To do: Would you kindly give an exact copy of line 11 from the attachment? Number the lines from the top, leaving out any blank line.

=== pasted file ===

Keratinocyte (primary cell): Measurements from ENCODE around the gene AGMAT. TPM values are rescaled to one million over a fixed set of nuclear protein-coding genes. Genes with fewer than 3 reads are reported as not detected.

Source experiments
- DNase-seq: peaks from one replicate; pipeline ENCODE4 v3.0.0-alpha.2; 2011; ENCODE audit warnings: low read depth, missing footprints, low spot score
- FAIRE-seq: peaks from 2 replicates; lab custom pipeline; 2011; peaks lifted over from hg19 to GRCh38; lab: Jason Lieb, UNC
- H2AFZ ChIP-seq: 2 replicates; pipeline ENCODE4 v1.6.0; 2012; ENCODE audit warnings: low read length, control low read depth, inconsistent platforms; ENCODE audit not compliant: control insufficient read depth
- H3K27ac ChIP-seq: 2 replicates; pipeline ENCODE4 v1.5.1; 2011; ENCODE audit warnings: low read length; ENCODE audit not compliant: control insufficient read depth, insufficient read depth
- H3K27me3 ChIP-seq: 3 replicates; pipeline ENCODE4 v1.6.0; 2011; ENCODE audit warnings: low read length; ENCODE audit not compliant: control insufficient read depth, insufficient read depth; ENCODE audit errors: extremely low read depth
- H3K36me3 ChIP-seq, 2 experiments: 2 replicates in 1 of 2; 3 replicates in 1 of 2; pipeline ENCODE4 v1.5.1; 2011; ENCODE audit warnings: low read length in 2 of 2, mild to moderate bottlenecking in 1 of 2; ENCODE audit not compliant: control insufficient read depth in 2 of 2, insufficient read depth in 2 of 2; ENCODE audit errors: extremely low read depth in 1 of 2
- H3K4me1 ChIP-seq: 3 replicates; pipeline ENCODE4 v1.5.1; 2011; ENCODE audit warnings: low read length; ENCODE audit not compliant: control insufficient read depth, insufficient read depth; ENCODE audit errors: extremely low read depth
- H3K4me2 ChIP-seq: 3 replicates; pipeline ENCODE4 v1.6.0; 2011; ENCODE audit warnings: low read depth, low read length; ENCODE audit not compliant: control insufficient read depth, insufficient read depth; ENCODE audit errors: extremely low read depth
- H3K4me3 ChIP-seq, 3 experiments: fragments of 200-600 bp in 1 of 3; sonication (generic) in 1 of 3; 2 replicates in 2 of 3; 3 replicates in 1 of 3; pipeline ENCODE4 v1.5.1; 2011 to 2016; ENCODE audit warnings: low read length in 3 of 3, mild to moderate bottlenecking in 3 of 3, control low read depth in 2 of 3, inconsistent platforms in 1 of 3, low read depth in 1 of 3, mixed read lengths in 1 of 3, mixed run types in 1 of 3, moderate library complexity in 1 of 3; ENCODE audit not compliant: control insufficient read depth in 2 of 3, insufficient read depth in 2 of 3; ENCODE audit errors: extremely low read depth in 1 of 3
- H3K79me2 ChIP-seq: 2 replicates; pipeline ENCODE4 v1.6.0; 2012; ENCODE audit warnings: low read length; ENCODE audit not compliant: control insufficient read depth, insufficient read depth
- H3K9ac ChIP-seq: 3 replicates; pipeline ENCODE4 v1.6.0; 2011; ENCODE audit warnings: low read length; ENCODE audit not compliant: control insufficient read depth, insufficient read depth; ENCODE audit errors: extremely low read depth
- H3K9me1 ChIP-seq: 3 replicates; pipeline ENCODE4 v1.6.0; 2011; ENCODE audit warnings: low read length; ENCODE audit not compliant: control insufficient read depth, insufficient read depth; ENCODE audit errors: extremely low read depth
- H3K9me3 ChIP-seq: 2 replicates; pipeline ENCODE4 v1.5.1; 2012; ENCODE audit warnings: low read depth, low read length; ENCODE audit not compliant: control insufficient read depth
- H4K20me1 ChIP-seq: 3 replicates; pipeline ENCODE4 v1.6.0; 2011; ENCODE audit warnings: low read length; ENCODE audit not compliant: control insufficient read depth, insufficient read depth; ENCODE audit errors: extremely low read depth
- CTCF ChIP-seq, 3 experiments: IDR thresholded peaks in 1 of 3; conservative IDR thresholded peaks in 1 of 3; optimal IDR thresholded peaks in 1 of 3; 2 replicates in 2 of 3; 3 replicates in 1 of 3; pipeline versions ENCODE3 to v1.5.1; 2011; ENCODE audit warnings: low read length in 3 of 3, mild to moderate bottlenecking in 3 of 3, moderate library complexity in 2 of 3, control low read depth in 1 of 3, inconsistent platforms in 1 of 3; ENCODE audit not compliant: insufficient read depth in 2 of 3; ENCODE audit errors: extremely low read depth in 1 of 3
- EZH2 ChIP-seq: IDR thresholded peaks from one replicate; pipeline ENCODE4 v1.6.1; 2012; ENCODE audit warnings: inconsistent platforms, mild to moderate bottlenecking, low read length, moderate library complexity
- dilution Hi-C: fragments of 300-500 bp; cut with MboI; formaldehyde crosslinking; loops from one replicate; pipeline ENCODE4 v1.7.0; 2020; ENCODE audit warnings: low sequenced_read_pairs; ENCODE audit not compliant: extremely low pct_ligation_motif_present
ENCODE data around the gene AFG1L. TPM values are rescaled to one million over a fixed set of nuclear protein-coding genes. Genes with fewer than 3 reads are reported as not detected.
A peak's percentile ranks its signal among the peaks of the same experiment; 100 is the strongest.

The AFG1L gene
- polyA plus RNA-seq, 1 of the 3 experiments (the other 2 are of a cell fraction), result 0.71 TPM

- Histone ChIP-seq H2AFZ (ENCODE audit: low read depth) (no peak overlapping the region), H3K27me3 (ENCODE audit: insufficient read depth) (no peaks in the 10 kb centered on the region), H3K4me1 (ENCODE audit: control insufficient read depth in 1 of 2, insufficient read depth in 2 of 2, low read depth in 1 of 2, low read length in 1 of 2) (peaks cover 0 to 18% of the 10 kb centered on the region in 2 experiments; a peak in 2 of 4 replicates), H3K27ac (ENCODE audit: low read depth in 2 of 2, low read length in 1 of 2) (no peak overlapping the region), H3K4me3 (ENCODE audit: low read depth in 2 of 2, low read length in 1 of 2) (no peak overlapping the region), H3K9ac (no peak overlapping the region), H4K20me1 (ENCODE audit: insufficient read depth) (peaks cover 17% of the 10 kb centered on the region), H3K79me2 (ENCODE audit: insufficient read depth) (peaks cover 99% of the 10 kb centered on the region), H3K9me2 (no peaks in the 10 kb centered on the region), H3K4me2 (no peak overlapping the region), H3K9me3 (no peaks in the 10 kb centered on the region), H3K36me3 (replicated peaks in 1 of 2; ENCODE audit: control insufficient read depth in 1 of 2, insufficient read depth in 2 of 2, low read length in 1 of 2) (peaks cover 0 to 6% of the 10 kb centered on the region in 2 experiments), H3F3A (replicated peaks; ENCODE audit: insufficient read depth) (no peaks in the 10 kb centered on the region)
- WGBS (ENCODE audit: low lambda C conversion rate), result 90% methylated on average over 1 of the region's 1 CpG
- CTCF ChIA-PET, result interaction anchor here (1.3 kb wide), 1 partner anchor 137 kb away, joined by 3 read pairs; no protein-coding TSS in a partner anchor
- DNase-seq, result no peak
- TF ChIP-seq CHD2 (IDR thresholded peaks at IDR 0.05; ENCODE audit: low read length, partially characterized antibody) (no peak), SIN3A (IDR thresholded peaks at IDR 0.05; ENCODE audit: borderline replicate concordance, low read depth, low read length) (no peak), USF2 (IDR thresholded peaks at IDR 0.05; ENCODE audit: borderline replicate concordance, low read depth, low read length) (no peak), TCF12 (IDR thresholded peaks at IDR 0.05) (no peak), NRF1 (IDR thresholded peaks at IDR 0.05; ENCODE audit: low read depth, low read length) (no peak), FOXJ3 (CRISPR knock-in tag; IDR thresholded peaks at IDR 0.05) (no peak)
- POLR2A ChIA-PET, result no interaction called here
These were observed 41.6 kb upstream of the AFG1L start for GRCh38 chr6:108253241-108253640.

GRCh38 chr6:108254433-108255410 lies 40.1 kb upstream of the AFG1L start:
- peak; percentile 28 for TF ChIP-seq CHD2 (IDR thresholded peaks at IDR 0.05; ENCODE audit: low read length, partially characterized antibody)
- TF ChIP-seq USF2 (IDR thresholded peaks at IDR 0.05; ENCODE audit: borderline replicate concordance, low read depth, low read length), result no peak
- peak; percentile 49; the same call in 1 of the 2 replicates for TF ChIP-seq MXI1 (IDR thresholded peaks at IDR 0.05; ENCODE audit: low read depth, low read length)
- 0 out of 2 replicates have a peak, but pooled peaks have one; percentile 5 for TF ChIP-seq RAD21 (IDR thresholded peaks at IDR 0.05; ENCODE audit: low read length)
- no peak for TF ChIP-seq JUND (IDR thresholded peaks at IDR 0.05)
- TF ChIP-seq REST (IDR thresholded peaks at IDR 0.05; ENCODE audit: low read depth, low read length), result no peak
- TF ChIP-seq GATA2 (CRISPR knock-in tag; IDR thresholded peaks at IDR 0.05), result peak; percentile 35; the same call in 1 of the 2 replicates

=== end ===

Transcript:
- H3K4me3 ChIP-seq, 3 experiments: fragments of 200-600 bp in 1 of 3; sonication (generic) in 1 of 3; 2 replicates in 2 of 3; 3 replicates in 1 of 3; pipeline ENCODE4 v1.5.1; 2011 to 2016; ENCODE audit warnings: low read length in 3 of 3, mild to moderate bottlenecking in 3 of 3, control low read depth in 2 of 3, inconsistent platforms in 1 of 3, low read depth in 1 of 3, mixed read lengths in 1 of 3, mixed run types in 1 of 3, moderate library complexity in 1 of 3; ENCODE audit not compliant: control insufficient read depth in 2 of 3, insufficient read depth in 2 of 3; ENCODE audit errors: extremely low read depth in 1 of 3